Don’t Ask, Don’t Tell in Hair Weave Culture

This week, a landmark decision has been made in Congress to overturn the controversial “Don’t Ask, Don’t Tell” policy in the military. But for women, the long-existing unspoken rule of not asking and not telling lives strong in the weave, wig and hair extension communities.

Don’t act like you don’t know what this is ladies!
But for those who don’t know, this is an unattached weave.

Everyone from Paris Hilton to Jessica Simpson, who has come clean and admitted her own weave wearing habits, has worn a fake hair piece at some point in their career.

Looks good, doesn’t it?

Simpson has been a pioneer in abandoning the unspoken, “Don’t Ask, Don’t Tell” policy in weave culture by coming out with her own line of hair extensions made from real human hair.

Attitudinal Real Housewife of Atlanta, Sheree Whitfield, also admits to rockin’ a weave. Meanwhile, her co-star Kim Zolciak is a full on wig wearer, which is a less natural look.
Her look says:
Don’t mess with my weave, bee-yatches!

But some mega-celebrities, with thick and luscious locks, have not been so quick to come clean about their alleged weaves:

Is it her hair or is it a weave?

The Queen of Talk has denied rumors that she is wearing a weave, but those in the blogosphere have been skeptical. Whatever the truth is, we still love you Mama Oprah… real or fake… tracks or no tracks. (BTW, for those who don’t know (or pretend not to know) what a “track” is, then click here for a multimedia presentation).

But getting back on track, the business of hair weaving is a multi-million dollar industry. Comedian Chris Rock explains in his hair documentary, Good Hair.

OK, so it is clear that African-American women are deep into the weave culture… but what about my blonde sisters? Well, according to the New York Times, the demand for blond weaves is so high, that it is actually becoming a way that poor Russian women can pull themselves out of poverty — they cut off their healthy blonde locks and then sell them to wealthy Americans in search of gold-toned extensions.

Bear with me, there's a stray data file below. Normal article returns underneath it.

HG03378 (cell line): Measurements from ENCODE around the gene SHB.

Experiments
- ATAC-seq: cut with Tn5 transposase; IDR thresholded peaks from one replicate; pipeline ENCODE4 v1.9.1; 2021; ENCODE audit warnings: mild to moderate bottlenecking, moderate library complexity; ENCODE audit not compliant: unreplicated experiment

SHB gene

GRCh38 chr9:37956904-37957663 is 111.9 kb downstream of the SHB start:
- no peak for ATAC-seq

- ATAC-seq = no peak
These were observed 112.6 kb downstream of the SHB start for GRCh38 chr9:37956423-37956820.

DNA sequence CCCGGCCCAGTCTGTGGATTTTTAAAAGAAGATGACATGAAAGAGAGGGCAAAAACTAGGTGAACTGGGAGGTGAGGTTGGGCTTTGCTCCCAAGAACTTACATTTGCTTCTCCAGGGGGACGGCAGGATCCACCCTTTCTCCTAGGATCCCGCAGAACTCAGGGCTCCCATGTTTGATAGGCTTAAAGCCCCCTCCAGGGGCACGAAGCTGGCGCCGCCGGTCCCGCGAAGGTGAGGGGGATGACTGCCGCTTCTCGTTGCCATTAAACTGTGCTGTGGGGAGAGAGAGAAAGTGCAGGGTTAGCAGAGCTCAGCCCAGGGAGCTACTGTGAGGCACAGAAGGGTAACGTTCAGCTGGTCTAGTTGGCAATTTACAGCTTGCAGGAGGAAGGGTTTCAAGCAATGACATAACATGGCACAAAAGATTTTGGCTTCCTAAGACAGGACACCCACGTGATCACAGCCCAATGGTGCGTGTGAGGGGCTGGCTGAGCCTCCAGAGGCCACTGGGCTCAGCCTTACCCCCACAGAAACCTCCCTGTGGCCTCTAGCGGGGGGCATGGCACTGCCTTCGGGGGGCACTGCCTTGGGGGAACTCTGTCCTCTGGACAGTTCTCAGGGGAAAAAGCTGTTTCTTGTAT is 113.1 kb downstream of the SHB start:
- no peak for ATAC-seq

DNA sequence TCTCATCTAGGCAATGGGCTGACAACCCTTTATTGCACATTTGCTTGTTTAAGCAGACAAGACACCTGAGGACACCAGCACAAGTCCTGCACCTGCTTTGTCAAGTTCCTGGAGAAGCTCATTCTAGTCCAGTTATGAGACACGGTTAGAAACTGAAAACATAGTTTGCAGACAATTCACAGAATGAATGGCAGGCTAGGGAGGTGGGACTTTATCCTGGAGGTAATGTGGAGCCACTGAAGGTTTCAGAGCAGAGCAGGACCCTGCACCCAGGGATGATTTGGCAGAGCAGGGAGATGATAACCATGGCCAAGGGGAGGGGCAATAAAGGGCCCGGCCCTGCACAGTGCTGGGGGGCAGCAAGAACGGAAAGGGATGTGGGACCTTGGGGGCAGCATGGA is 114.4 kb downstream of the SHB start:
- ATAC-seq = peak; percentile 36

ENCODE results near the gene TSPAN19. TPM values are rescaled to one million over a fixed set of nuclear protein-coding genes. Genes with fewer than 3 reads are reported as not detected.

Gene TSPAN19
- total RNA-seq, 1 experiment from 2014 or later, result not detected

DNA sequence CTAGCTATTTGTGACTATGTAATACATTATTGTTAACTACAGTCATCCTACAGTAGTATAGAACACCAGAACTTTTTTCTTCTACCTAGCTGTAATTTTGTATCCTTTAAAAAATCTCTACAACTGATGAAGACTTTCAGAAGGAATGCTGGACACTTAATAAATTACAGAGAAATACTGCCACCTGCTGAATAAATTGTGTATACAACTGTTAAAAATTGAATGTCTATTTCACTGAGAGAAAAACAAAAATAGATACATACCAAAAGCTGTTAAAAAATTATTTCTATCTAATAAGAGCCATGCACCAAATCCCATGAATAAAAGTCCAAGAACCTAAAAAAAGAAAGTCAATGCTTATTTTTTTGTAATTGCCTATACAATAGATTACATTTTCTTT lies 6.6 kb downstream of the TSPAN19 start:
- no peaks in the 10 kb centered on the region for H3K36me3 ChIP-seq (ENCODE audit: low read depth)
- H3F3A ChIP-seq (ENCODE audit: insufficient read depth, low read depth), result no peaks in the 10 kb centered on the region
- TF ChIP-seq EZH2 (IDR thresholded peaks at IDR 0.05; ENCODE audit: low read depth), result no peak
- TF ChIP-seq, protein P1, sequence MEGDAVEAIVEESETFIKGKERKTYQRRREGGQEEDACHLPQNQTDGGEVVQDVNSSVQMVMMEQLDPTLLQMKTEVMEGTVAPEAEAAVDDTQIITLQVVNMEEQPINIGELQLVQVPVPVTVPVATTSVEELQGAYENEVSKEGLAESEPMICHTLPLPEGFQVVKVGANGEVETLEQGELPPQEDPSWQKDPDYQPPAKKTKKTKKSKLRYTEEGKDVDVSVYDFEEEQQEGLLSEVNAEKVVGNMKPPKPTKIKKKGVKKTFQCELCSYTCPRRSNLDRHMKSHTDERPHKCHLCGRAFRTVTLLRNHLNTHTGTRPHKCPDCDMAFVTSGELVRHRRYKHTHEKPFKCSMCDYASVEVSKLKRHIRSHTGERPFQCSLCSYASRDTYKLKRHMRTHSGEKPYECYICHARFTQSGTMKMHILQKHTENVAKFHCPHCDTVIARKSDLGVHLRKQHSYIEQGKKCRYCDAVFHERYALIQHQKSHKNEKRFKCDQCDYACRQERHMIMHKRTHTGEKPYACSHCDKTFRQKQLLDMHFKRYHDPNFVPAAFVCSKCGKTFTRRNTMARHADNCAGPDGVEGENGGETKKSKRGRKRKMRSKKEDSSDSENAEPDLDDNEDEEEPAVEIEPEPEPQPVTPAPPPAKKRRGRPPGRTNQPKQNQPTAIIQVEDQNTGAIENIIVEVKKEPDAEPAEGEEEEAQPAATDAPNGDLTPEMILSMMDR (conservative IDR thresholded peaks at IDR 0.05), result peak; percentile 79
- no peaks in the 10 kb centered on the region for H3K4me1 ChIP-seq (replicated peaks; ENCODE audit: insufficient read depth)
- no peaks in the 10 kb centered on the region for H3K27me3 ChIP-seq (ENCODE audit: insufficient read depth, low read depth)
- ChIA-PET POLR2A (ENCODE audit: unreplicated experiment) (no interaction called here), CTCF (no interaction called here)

No Joke! This is a Russian hair-weaving factory:
For more about this phenomenon, read:
For Russia’s Poor, Blond Hair Is Snippet of Gold
But if this is a multi-million dollar industry… maybe even billion dollar industry… then why do women feel the need to not ask and not tell?
It could be sheer embarrassment at the fact that one cannot grow her own thick and long, and what is perceived as beautiful hair. It could also have nothing to do with shame and more to do with simply wanting to add thickness to thin hair, length to short hair, or color to uncolor-treated hair.
For others, wearing a weave is just a style thing. Maybe you want a quick change without the commitment of a hair cut or time it takes to grow your hair naturally.
Whatever the reason, I am calling for a revolution in the “Don’t Ask, Don’t Tell” policy in weave culture. As an occassional weave wearer myself…
Yes, my friends. It is a weave!
I’m coming out of the closet!
I have found that wearing fake hair gives my real hair a break from all of the heat I normally use in styling tools like curling irons and flat irons, which ultimately damage my hair.
My real hair is healthy. My real hair is long. But sometimes my real hair needs a break. That’s all.
If you would like to come out of the hair weaving closet and profess the benefits of your own “piece” or “track,” then please leave your comments below. (I’m sure they will be appreciated by some girl, somewhere, who is in desperate need of a hair weave).
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  1. Anonymous

    Please take a moment to watch my documentary BLACK on youtube..about the Korean take-over of the Black Hair Industry